Rules fight

Partisan disagreement struck even before any of the bills were introduced. In the Assembly, Republicans voted en masse against the proposed rules governing the special session, saying provisions requiring redistricting bills to move through smaller committees and not be heard by all lawmakers would limit their involvement.

“I feel that that totally disenfranchises the Republicans in this building and any other member frankly, regardless of what … party that person belongs to,” Assembly Minority Leader Robin Titus said on the Assembly floor. 

Frierson quickly countered, saying that the rules were not “novel” and largely followed those put in place during the 2011 redistricting process.

Titus said the 2011 redistricting process — which ended with court-approved maps amid a stalemate between Democratic lawmakers and former Gov. Brian Sandoval, a Republican —  was not a model to emulate. 

“Maybe if they'd had better engagement with the legislators, the governor wouldn’t have vetoed it and had it gone to court,” she said in an interview. “That wasn't a successful process.”

Assembly Minority Leader Robin Titus on the first day of the 33rd special session of the Nevada Legislature in Carson City. (David Calvert/The Nevada Independent)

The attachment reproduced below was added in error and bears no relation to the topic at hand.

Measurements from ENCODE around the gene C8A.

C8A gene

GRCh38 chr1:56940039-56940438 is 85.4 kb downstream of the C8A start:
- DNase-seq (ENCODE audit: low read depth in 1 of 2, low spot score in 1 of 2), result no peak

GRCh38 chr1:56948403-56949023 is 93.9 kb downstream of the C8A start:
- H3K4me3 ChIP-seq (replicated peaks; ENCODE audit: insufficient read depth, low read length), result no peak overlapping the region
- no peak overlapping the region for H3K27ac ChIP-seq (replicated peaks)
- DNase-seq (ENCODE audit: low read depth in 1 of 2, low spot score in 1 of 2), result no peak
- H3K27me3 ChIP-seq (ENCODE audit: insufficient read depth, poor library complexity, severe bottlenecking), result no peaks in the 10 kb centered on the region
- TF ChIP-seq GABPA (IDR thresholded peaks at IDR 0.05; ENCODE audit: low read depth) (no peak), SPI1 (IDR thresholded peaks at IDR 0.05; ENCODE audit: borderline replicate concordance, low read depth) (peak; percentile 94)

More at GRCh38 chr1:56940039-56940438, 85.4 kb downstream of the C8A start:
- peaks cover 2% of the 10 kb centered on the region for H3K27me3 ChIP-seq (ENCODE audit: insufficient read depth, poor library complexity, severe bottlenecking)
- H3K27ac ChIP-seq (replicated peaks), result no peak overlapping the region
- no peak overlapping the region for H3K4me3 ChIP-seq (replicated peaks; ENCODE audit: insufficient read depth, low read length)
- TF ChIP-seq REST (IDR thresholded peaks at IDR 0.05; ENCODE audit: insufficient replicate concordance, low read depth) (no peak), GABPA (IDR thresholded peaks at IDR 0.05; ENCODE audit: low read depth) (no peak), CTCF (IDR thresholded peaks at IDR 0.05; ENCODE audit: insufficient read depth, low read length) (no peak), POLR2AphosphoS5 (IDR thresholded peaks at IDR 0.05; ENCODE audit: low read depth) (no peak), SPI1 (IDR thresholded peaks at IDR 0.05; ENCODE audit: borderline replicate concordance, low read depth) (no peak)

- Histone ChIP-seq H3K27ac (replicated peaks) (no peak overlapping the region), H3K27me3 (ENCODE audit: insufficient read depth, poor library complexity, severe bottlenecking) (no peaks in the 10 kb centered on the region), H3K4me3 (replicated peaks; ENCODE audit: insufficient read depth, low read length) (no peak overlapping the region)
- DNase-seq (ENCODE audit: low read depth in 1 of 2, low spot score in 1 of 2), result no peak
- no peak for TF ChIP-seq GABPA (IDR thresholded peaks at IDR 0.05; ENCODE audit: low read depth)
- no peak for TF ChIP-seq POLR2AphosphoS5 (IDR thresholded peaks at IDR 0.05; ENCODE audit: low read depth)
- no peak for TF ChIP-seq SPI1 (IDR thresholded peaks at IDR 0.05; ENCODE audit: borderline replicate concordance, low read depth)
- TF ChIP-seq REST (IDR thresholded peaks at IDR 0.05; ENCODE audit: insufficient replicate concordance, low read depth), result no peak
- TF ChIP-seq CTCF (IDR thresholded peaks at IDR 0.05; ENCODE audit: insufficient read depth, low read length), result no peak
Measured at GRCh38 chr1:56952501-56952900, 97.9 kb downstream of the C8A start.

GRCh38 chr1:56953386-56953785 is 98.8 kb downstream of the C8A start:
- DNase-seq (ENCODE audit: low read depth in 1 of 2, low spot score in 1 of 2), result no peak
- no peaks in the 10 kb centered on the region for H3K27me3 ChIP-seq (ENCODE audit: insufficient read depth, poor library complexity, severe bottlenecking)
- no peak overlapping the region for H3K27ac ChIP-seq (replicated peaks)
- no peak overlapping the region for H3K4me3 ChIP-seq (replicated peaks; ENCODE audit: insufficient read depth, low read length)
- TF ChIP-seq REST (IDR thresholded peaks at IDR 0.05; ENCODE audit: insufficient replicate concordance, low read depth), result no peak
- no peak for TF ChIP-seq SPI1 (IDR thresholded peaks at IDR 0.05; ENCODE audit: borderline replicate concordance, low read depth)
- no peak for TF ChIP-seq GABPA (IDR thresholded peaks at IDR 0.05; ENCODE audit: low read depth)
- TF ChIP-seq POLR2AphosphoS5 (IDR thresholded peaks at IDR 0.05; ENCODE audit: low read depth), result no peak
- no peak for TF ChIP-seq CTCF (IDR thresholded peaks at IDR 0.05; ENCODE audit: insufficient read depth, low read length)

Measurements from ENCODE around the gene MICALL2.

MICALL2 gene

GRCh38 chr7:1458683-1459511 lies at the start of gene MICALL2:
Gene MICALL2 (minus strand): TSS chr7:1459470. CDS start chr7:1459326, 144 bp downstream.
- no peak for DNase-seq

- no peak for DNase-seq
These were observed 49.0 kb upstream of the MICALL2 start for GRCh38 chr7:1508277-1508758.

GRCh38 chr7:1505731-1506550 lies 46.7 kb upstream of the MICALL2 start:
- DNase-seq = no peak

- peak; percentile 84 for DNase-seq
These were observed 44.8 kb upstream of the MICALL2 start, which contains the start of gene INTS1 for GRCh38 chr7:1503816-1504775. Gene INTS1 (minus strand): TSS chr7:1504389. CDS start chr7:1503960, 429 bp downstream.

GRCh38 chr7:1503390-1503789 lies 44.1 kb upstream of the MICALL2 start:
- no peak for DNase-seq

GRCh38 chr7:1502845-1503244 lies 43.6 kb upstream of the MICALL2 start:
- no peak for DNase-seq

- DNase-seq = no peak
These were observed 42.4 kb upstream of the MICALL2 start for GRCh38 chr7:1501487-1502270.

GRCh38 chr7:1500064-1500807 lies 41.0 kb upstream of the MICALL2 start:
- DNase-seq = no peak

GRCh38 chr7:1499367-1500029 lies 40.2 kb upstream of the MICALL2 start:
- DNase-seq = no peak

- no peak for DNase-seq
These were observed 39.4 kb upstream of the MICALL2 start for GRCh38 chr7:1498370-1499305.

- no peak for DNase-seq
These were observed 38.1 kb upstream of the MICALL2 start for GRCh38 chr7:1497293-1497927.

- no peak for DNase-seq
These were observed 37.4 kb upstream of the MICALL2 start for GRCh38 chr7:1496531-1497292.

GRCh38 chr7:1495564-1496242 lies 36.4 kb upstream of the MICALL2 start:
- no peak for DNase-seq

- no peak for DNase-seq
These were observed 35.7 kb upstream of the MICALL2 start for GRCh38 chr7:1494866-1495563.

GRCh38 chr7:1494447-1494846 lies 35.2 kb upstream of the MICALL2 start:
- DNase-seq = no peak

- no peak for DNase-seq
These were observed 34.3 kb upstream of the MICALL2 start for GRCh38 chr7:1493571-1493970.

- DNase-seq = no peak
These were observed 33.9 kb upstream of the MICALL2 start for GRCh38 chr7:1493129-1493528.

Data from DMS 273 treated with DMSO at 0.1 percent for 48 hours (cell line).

Republican maps

Republican legislators quietly uploaded alternative redistricting proposals for congressional, state Senate and Assembly districts Friday evening, an effort to draw contrasts with the maps proposed by Democrats.

At the congressional level, the Republican-proposed maps have two Democrat-leaning districts instead of the three proposed by Democrats, plus a solidly Republican Congressional District 2, and a slightly swingy but Republican-favoring Congressional District 4.

Using results from the 2020 presidential election, the Republican-proposed congressional districts 2 and 3 would have a roughly 10 percentage point lead over Democrats — essentially splitting the state’s U.S. House delegation. That’s in contrast to the Democrat-proposed congressional districts, which would have a safe Republican Northern Nevada district and three districts with a moderate advantage for Democrats.

The Republican-proposed state Senate districts show five with strong Republican voter registration advantages, 11 districts with strong Democratic advantages and five swing districts. In comparison, the Democrats’ proposed state Senate map would give 14 of 21 seats a Democratic voter registration advantage above 4.5 percent.

In the Assembly, Republicans’ proposal establishes 11 solidly Republican districts, seven swing districts and 24 safe Democratic districts. Under the Democrats’ proposal, 21 seats in the Assembly would be safe Democratic seats, 10 safe Republican seats and 11 swingy districts.